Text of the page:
Gift of Gratitude
Harmony - Celebrate Age|February 2017

Over 25 years ago, a group of professionals took an oath to repay their debt to society by opening doors for underprivileged boys. Chitra Ramaswamy discovers some amazing success stories

Chitra Ramaswamy

Venkatesh oozes confidence as he alights from his bike and shakes off his helmet. The 25 year-old former Infosys employee is a budding entrepreneur and his Bengaluru based web design company is going great guns with franchises overseas. Yogesh, who completed his post graduation in biochemistry, is pursuing a full-scholarship PhD in clean energy from Carnegie Mellon University in the US. Ramesh, an artist and sports person, who routinely participates and wins various marathons across the country, is a brand ambassador for an international sporting goods company. While these achievements may seem ordinary, there is one fundamental difference: these young men started with a handicap that could have scripted a very different fate for each one of them. But thanks to Bengaluru-based Snehalaya Homes, they, and many others like them, are part of the mainstream and live each day with a smile.

“I was one of the first kids to be admitted to Snehalaya, when I was just four years old; that was 26 years ago,” says Raghavendra, an associate consultant with Mindtree in Bengaluru. “I got the best of everything—an education, house mothers, a big family with whom I share a strong bond and, above all, a strong value system.”

Indeed, Snehalaya is more than just a residential facility for destitute boys. It was set up in 1991 under MILT or the McGrath Institute of Leadership Training Charitable Trust, by internationally acclaimed management guru and trainer Aporesh Acharya, former faculty at Dale Carnegie Associates in the US.

“Setting up Snehalaya Homes was a decision taken by a group of Miltonians, who hail from all walks of life. We had all undergone a powerful leadership training programme under the legendary Aporesh Acharya,” explains 71 year-old R Venkatanathan, vice-president of Karvy Group, and a founder member. “The urge to rise above selfish commercial interests and give back to society was the compelling and inspirational learning experience from Acharya’s programme.”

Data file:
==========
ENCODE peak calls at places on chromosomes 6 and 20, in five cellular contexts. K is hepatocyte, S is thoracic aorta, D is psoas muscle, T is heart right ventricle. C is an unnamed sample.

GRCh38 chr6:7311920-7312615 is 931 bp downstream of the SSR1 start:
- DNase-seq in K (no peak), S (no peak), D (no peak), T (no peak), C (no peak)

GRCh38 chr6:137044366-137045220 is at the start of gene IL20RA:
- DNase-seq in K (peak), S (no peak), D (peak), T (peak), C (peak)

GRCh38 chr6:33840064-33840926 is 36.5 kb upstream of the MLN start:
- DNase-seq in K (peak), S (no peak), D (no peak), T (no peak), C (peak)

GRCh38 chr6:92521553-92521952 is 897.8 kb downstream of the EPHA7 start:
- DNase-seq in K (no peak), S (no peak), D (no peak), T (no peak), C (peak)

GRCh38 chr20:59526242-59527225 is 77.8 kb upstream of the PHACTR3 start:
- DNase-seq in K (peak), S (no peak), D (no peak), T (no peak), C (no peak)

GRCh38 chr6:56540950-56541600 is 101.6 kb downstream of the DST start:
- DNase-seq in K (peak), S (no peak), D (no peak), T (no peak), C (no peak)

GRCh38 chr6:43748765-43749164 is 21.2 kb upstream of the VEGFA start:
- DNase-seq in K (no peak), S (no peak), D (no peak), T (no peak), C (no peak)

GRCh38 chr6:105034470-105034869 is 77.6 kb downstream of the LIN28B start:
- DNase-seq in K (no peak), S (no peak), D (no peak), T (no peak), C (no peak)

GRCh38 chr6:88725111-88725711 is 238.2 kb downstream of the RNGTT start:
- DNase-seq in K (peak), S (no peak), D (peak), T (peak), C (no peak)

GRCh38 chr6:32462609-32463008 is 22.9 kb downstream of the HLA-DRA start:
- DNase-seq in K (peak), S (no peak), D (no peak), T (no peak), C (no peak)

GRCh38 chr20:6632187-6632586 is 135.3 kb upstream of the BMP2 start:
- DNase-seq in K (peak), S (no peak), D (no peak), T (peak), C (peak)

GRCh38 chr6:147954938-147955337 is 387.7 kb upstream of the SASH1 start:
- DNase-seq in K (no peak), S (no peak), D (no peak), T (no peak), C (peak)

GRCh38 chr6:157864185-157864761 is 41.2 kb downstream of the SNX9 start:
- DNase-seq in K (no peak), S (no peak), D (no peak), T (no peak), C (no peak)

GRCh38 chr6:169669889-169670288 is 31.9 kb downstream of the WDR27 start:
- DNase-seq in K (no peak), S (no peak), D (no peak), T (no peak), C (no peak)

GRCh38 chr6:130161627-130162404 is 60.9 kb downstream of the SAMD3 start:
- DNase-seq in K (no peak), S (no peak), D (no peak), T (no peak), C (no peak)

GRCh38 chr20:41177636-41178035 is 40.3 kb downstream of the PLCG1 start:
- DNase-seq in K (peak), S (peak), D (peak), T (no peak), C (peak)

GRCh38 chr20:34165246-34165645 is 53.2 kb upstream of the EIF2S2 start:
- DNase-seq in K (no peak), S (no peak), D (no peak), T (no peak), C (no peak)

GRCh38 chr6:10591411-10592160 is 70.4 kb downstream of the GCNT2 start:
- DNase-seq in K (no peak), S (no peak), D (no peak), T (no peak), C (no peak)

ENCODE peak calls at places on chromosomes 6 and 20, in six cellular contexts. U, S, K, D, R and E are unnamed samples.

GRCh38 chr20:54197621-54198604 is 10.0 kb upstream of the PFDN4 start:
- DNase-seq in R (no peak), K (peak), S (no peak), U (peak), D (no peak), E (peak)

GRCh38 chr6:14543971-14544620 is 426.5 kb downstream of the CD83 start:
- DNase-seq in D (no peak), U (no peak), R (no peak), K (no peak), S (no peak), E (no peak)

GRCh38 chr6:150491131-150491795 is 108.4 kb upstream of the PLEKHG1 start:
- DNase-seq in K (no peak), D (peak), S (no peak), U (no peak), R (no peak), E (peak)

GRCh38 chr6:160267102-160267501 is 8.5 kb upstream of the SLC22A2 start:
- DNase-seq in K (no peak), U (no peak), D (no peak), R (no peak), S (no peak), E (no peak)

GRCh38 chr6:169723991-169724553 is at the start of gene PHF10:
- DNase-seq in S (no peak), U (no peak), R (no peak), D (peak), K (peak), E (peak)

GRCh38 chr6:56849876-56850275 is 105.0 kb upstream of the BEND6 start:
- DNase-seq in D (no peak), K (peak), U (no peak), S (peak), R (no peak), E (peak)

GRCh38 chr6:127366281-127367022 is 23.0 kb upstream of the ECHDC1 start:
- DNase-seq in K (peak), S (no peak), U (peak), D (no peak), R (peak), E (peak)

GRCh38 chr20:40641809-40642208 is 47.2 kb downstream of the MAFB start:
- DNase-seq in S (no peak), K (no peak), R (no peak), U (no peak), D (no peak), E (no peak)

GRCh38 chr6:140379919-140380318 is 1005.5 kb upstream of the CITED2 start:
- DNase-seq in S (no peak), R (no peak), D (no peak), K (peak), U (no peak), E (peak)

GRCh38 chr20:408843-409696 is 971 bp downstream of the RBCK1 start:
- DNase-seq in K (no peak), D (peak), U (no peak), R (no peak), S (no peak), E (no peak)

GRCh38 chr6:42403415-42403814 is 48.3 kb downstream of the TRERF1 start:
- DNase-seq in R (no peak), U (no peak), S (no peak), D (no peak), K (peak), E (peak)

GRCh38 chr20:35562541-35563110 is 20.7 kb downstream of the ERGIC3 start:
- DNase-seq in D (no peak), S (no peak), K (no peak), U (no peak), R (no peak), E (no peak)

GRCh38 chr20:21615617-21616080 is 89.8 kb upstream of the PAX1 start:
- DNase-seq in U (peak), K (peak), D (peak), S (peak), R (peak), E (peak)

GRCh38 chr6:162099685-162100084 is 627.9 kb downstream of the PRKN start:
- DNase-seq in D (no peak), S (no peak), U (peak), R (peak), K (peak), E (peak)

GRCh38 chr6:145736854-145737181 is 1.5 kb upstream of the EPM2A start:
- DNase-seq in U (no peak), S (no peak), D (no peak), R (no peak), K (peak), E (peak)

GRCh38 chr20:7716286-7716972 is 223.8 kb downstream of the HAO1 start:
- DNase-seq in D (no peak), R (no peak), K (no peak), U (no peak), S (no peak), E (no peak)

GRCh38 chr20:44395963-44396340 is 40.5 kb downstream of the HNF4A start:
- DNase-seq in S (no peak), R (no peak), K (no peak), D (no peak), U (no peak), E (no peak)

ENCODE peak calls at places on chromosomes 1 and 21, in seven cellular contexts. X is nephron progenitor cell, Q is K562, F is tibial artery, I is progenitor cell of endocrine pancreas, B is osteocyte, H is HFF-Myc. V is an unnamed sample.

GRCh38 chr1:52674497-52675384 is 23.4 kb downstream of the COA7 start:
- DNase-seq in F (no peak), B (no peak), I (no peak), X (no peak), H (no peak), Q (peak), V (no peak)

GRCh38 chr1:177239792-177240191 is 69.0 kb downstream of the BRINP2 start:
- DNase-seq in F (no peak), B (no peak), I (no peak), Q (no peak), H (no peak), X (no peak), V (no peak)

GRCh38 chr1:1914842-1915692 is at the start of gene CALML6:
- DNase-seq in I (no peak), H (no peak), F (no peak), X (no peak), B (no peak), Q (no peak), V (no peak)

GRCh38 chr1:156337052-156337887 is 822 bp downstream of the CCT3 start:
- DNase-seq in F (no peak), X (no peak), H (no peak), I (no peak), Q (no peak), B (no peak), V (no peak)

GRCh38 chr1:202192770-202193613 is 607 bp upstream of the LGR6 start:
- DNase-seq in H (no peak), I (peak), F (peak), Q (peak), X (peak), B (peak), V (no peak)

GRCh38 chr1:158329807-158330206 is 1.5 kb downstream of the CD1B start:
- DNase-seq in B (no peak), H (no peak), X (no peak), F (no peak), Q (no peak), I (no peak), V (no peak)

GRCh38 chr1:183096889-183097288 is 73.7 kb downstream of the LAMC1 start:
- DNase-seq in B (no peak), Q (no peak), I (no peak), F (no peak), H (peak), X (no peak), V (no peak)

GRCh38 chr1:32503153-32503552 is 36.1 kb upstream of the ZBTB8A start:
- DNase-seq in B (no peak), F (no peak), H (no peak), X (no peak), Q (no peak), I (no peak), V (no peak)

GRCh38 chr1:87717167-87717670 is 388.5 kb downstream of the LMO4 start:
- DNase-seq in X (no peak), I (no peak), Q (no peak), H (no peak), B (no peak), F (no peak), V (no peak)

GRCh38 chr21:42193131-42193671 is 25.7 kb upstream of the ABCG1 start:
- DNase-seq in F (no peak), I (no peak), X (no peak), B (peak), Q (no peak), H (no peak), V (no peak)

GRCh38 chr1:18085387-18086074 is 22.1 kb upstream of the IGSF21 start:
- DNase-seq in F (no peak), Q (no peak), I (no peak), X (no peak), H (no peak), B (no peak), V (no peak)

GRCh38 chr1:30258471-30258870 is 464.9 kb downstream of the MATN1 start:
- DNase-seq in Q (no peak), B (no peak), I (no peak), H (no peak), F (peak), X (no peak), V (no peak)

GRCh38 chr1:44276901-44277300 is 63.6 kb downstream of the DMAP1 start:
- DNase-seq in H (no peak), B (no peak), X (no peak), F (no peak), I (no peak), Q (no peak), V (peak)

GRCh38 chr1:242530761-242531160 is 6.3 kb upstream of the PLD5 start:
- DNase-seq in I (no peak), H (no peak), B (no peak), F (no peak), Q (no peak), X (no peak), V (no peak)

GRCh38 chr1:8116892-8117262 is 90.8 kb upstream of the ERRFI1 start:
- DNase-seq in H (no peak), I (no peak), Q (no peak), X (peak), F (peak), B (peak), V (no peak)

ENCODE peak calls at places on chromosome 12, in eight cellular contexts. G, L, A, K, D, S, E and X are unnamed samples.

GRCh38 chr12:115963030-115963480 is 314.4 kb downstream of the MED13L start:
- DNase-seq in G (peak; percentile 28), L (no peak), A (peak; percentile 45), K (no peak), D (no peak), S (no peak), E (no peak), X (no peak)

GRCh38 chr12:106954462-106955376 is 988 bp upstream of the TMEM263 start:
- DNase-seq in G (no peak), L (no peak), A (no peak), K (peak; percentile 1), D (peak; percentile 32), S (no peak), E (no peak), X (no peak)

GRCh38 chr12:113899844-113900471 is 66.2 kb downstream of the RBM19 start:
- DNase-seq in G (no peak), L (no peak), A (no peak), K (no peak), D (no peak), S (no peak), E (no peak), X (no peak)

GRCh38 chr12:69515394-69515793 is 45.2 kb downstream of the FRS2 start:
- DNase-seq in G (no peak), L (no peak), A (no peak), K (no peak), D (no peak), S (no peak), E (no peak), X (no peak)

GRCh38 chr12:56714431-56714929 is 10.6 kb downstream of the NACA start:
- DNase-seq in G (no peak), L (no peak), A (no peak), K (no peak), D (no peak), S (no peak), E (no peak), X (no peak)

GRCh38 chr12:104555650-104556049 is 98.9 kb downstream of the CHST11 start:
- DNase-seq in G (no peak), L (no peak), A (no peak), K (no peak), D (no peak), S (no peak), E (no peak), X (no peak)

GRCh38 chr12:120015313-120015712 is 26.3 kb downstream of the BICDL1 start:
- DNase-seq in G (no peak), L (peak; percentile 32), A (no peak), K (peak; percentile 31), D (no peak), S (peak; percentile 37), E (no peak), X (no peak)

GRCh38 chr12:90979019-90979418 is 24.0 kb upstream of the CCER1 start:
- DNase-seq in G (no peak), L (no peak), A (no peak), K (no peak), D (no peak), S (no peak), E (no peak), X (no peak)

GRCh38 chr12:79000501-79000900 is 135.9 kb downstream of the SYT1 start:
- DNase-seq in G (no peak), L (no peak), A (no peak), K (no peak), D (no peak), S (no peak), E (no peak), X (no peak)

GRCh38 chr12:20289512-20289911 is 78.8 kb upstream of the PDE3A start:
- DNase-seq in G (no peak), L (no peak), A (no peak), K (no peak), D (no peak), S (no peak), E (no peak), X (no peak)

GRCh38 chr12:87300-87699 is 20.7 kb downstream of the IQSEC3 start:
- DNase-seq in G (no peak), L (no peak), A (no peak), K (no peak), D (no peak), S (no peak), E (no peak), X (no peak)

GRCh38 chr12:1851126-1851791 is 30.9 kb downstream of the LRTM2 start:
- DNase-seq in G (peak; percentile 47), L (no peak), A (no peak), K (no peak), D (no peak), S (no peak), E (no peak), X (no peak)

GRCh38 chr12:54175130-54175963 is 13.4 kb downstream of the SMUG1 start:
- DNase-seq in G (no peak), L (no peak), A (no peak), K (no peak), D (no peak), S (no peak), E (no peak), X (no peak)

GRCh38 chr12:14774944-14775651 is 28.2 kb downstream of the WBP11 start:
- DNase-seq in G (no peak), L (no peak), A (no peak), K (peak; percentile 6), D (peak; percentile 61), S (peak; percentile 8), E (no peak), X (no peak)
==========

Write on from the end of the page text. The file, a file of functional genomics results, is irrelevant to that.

C Grahadurai, 53, chairperson of the MILT Central Trust and the two Bengaluru chapters of Snehalaya, adds, “We believe we all have a responsibility towards society and by giving back to it, we are only purifying ourselves, and that the taker is actually obliging us in this self-purification process.”

The first two Snehalaya centres were established in Bengaluru’s Malleswaram and Banashankari residential areas; a few months later, a centre each was opened in Chennai, Kolkata and Mumbai.

What distinguishes these institutions from others that care for disadvantaged boys is its focus on shaping their young wards into future achievers and leaders. They call it ‘growth-oriented development’. Thus, with the help of social workers, Snehalaya handpicks only 15 boys—either orphans or those who have only one parent—for each of the five centres, every year.

While living at the facility, these boys are schooled in the mainstream till Class 5. After that, they continue their education at the MILT Residential School in Shimultala, Bihar, where informal education is the mode of study. Here, the emphasis is on leadership training even as the boys are put through a regimen that is a mix of academics and sports. Eventually, they take the Class 10 and 12 board examinations under the Central Government’s National Institute of Open Schooling system.

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